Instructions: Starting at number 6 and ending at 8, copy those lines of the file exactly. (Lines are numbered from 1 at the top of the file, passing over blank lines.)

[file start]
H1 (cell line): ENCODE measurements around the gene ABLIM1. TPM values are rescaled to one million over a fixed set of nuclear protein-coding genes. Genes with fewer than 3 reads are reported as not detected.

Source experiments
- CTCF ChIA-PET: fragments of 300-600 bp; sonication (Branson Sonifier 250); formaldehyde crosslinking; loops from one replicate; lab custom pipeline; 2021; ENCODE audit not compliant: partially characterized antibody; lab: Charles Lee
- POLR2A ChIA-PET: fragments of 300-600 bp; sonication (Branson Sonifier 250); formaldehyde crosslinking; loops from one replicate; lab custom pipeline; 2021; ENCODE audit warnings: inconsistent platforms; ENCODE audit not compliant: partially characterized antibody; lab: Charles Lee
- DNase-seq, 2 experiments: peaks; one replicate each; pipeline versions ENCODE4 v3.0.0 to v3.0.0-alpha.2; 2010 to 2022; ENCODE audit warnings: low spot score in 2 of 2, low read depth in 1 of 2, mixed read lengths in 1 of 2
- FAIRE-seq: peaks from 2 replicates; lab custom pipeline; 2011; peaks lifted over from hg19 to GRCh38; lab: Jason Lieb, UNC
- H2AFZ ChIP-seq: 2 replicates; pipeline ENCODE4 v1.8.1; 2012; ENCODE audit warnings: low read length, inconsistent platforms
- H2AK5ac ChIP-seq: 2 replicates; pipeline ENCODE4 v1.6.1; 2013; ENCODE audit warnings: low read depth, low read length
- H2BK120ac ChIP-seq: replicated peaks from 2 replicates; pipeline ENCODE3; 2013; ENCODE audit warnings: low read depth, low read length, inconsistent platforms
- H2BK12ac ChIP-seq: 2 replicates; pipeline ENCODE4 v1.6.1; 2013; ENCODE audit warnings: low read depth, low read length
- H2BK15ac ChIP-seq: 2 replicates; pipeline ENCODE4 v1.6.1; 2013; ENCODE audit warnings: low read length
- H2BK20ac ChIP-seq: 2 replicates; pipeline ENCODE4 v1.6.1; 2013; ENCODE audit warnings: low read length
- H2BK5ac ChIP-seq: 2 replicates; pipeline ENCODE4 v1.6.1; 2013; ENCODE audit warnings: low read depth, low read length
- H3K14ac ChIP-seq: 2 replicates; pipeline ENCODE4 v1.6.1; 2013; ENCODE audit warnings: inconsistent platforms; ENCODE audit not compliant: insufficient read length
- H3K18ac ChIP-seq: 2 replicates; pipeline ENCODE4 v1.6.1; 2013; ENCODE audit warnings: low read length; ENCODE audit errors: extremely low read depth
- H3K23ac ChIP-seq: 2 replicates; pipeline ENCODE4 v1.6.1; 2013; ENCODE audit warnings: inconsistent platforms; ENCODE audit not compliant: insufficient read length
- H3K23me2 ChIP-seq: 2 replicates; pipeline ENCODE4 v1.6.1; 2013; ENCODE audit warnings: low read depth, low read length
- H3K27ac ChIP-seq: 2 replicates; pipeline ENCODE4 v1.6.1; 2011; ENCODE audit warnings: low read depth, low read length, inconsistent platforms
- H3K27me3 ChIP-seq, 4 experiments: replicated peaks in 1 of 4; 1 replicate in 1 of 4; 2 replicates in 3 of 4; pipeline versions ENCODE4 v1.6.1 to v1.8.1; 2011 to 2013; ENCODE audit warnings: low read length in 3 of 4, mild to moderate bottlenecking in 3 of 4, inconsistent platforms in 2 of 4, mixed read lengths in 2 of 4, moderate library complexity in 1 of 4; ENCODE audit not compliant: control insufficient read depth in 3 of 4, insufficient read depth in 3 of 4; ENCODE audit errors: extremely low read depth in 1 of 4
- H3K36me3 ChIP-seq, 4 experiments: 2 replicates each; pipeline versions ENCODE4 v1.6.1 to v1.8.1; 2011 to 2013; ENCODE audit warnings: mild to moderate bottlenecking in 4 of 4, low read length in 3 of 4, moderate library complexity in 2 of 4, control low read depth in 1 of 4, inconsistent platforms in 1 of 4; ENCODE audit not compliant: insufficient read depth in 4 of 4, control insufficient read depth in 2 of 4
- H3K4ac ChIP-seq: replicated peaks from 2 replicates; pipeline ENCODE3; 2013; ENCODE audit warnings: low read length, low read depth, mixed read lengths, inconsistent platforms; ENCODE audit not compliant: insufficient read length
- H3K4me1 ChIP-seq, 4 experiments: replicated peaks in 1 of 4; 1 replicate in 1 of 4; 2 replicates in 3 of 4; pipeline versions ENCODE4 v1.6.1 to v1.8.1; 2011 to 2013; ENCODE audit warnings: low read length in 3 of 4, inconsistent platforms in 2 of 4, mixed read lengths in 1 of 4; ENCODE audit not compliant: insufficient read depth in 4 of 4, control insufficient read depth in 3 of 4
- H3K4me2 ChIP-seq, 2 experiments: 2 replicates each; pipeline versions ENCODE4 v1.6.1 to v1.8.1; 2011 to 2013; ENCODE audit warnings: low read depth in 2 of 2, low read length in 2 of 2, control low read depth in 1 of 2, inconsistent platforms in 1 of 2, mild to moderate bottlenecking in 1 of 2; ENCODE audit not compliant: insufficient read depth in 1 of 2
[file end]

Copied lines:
- FAIRE-seq: peaks from 2 replicates; lab custom pipeline; 2011; peaks lifted over from hg19 to GRCh38; lab: Jason Lieb, UNC
- H2AFZ ChIP-seq: 2 replicates; pipeline ENCODE4 v1.8.1; 2012; ENCODE audit warnings: low read length, inconsistent platforms
- H2AK5ac ChIP-seq: 2 replicates; pipeline ENCODE4 v1.6.1; 2013; ENCODE audit warnings: low read depth, low read length